I characterize myself as an observer in the YouTube community at this point. I have been watching numerous videos and trying to learn more about the people behind these video creations and the massive community of users that enjoy and participate within this social media outlet. It has been fun so far, enlightening at times, and often shocking. I have a few faves, but the ones that intrigue me the most so far, have turned out to be the celebrities on YouTube. It is often interesting to see how celebrities interact with fans and a social media community at large.


I am a fan of the eclectic band OK Go, you know them too, they took a few treadmills and a new song and created a social media sensation. That was then. Fast forward to their new video creation entitled “This Too Shall Pass” featuring the Notre Dame Marching Band which was not drawing many views, and you find them making a follow up video (3 days later) basically apologizing to YouTubers for whatever they did wrong and begging users to please take a look at it. The video is not that great, so it’s not worth embedding here, (oh wait, I can’t embed it if I wanted to) but the apology is worth the time.

Note that at the time I saw the apology video and the marching band video, they each only had 300 views. However once the Marching Band Video landed the coveted “Featured Status” on YouTube, it promptly started to grow in views and landed in the trending topics. Not really a social media achievement on their part, as the apology video only garnered a few thousand views from subscribers, whereas the “Featured Video” status inflated the view count for the music video by tenfold at the time of this post.

What the band fails to realize is that the first video they created (the treadmill sensation) was freely embedded everywhere, but now…not so fast…a music label is involved and “Embedding is Disabled By Request.” A band that basically created their success through social media, now is locking out the millions of fans that blogged about them before. Sharing videos is essential to social media success and OK Go has forgotten this key point.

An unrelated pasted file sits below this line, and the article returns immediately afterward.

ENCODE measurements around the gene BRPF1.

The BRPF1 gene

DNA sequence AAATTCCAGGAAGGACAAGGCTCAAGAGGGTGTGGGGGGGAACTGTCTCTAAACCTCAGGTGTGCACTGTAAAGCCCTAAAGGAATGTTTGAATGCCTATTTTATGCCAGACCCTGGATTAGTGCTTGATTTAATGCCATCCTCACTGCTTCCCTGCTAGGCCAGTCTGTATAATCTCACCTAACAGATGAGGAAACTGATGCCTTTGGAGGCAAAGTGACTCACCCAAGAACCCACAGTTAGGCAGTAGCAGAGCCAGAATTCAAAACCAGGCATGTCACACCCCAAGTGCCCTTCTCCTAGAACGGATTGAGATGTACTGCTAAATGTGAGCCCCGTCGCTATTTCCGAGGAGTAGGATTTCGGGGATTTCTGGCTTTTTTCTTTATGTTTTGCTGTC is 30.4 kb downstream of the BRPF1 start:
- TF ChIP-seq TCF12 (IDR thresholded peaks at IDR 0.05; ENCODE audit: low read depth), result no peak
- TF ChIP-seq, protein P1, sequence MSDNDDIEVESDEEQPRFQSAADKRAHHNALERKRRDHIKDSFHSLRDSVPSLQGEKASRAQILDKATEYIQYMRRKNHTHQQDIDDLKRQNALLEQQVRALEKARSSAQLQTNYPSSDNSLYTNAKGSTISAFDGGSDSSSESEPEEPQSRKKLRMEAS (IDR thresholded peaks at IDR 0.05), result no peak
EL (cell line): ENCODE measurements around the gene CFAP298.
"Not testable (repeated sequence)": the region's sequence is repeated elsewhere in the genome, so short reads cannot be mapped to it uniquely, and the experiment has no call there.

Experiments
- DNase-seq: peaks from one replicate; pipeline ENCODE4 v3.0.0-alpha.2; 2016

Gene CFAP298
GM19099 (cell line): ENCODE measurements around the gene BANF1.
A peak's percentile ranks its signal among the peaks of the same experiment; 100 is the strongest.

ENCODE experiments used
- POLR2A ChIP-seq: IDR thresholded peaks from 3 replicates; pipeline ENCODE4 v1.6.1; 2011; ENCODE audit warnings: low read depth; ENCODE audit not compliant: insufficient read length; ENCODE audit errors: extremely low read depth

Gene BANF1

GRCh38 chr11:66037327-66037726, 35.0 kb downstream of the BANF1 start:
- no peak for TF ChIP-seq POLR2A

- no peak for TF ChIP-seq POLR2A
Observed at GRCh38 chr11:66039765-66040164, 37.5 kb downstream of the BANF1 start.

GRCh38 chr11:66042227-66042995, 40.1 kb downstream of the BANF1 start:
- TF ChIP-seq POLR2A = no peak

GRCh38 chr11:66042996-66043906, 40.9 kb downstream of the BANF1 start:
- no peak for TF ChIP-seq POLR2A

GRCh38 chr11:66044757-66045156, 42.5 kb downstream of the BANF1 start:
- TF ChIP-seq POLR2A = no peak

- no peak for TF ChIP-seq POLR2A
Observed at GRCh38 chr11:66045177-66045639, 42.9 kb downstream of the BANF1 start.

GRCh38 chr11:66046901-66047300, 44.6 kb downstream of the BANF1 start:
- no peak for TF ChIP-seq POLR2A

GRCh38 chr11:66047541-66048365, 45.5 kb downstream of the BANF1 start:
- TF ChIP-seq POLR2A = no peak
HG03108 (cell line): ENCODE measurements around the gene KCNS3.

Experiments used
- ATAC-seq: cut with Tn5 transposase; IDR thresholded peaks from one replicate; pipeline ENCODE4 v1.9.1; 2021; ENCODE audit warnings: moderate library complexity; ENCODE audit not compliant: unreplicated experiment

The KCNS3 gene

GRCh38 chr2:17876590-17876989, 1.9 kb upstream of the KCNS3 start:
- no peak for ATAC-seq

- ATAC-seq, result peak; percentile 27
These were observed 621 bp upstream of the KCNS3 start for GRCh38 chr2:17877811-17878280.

Scott Clifton

Another gem I discovered was an actor named Scott Clifton (One Life To Live and General Hospital) who has a YouTube channel known as “Theoretical Bullshit” that I luckily stumbled across by a simple thumbnail in a search for something cool to watch. Being a soap opera fan I immediately recognized his photo in the thumbnail video and had to see what he was doing.

While most celebrities are on YouTube or any social network to promote themselves and what they are currently working on, Scott is different. Not only is he basically not promoting himself, his first video, and most of his subsequent videos are in defense of Atheism or analyzing videos of Christian YouTubers that are spreading their messages. His first ever video to the site was in response to another user’s questions about Atheism, and the theme continues throughout most of his videos.

While not promoting his career, Scott does promote his opinions and he does so with intelligence. You can see that he is passionate about his philosophical views, and about debating in general. It’s definitely interesting that he remains anonymous, even a name search does not pull up his YouTube channel. You have to wonder if he feels attaching his name to the site could be somewhat detrimental to his adoring fans. He is a YouTube partner though, so he may have plans for his channel that we are not aware of yet.

I am looking forward to exploring this creative community and analyzing it a bit. It is always interesting to watch how others use social media and I am looking forward to learning more about the inner workings of this incredible community as well as sharing examples with you because there are no right or wrong ways to use social media…or are there?